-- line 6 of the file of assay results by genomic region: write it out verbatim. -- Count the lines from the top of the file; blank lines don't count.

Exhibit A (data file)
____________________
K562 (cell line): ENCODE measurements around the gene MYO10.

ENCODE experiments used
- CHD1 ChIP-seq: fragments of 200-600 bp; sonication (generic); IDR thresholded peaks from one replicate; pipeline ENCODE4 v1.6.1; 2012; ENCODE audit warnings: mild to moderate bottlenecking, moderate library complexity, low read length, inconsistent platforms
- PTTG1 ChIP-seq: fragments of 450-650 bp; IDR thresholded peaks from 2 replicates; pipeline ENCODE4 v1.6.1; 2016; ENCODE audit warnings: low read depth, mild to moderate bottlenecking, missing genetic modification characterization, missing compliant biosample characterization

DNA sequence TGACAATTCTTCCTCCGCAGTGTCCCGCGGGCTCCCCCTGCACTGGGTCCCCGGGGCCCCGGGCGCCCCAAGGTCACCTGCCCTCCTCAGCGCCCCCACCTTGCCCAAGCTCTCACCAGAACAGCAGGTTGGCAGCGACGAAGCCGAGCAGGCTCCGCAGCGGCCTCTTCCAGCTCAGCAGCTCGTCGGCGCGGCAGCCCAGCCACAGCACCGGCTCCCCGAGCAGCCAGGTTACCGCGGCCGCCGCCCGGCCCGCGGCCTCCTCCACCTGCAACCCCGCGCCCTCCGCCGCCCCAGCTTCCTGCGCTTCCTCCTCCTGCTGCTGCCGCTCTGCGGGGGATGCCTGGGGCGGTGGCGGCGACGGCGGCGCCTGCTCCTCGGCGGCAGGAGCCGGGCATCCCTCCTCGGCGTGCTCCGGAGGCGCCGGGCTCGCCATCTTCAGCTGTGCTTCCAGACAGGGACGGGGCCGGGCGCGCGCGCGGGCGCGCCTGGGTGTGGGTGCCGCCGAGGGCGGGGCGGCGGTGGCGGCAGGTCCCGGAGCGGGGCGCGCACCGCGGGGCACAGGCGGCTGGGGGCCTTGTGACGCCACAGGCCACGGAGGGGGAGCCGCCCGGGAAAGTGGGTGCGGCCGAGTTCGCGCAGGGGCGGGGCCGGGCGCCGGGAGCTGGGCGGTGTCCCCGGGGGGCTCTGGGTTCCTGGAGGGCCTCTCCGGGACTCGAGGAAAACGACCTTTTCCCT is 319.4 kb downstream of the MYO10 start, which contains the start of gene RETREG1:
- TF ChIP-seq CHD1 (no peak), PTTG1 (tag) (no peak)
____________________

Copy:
- TF ChIP-seq CHD1 (no peak), PTTG1 (tag) (no peak)